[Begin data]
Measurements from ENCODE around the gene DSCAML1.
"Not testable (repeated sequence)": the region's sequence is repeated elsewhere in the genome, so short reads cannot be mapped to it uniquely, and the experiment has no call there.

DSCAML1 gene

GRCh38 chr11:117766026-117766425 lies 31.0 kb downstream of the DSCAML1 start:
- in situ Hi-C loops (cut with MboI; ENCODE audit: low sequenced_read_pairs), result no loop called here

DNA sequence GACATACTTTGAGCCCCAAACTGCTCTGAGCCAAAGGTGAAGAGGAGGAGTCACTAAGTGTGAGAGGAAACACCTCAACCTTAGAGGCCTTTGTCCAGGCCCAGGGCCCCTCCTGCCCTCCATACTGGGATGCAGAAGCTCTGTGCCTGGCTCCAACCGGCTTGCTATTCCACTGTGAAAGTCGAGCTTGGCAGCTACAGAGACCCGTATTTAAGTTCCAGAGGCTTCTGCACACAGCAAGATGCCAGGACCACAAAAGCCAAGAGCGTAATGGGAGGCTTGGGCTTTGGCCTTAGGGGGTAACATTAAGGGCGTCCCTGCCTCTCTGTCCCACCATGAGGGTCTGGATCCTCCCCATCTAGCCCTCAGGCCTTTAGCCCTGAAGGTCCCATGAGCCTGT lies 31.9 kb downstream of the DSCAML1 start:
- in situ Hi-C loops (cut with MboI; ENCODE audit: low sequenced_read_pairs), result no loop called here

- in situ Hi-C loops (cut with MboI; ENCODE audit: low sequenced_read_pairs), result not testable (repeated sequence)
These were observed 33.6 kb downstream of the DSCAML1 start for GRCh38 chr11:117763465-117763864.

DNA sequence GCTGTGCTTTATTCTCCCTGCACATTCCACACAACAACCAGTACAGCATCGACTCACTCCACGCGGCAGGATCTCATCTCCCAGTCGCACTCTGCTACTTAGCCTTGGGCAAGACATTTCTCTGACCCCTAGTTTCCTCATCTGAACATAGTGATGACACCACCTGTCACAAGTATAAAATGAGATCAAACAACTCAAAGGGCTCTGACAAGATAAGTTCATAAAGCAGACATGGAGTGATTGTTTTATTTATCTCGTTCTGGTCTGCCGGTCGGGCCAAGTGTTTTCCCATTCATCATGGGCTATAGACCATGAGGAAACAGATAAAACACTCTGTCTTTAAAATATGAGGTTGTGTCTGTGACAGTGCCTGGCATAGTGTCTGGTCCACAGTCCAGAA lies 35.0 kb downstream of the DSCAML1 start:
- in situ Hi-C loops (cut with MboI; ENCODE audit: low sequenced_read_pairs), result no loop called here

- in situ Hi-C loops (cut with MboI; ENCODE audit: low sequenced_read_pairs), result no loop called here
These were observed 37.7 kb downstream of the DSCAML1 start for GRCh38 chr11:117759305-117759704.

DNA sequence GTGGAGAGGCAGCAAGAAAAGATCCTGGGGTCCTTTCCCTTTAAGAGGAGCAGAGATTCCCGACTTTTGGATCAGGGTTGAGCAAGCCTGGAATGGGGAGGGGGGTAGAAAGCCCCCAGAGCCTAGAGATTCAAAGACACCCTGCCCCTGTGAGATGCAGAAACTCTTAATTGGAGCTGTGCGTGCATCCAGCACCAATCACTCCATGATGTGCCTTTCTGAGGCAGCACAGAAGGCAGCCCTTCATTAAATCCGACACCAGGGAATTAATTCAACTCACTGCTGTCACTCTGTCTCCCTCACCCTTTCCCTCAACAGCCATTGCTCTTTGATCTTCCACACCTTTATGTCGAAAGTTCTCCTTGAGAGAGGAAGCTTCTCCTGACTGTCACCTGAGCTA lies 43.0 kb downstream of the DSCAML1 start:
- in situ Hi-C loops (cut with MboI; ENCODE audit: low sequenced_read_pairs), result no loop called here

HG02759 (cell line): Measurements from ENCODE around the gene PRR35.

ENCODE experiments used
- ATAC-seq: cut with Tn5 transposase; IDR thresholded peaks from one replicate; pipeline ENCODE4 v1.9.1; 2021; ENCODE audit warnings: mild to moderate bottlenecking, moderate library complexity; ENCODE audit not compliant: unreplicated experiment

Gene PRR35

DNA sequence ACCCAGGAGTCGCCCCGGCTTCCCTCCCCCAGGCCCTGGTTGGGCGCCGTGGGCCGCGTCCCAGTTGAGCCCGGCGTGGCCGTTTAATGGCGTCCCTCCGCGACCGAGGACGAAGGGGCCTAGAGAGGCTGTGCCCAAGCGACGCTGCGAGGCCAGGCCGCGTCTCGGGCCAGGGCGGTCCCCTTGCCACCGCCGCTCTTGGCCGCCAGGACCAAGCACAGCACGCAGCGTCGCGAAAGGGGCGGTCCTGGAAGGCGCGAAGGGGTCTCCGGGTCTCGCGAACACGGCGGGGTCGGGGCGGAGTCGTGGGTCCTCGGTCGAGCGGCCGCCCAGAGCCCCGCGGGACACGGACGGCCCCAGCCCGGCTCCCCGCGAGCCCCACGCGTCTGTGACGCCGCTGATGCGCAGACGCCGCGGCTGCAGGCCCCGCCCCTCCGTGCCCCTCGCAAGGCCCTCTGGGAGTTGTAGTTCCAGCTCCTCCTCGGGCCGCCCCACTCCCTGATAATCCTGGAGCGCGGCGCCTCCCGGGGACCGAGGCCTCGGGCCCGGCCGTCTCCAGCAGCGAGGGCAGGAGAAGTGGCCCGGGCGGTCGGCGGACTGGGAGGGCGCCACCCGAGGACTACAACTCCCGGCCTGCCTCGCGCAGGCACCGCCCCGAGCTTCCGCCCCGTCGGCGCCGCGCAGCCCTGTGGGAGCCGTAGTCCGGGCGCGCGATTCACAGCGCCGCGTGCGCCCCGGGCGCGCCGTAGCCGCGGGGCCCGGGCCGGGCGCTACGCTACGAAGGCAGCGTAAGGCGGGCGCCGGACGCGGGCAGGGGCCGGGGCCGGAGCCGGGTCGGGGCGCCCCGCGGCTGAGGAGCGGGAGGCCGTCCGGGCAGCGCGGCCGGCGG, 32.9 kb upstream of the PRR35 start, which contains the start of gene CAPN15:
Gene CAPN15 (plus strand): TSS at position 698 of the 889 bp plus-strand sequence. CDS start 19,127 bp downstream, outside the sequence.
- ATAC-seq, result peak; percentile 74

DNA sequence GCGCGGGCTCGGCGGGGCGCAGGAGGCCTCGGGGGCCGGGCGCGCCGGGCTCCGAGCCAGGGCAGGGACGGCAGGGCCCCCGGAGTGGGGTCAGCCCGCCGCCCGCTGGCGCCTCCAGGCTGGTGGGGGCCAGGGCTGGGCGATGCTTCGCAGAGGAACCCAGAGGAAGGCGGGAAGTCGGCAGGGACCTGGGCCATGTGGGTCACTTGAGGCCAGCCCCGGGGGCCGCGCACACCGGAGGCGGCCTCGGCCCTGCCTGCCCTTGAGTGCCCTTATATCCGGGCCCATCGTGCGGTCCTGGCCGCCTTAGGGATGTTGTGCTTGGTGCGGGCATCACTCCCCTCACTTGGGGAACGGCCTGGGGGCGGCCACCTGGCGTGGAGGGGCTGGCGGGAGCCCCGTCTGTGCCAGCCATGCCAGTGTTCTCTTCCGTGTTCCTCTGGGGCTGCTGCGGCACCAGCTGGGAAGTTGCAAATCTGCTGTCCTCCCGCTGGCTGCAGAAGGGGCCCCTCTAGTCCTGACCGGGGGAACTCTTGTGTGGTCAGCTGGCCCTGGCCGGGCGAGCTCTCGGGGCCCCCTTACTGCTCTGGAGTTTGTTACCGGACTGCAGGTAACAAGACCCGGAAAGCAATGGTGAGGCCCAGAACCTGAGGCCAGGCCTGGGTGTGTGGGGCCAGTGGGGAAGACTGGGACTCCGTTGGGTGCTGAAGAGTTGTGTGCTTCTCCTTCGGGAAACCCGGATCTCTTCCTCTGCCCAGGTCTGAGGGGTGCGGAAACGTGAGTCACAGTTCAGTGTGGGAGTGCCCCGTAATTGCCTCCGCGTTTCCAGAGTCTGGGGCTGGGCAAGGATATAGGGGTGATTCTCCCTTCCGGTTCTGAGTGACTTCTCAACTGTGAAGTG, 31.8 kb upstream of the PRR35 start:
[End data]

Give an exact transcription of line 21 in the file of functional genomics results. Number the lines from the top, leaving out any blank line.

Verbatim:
Gene CAPN15 (plus strand): TSS at position 698 of the 889 bp plus-strand sequence. CDS start 19,127 bp downstream, outside the sequence.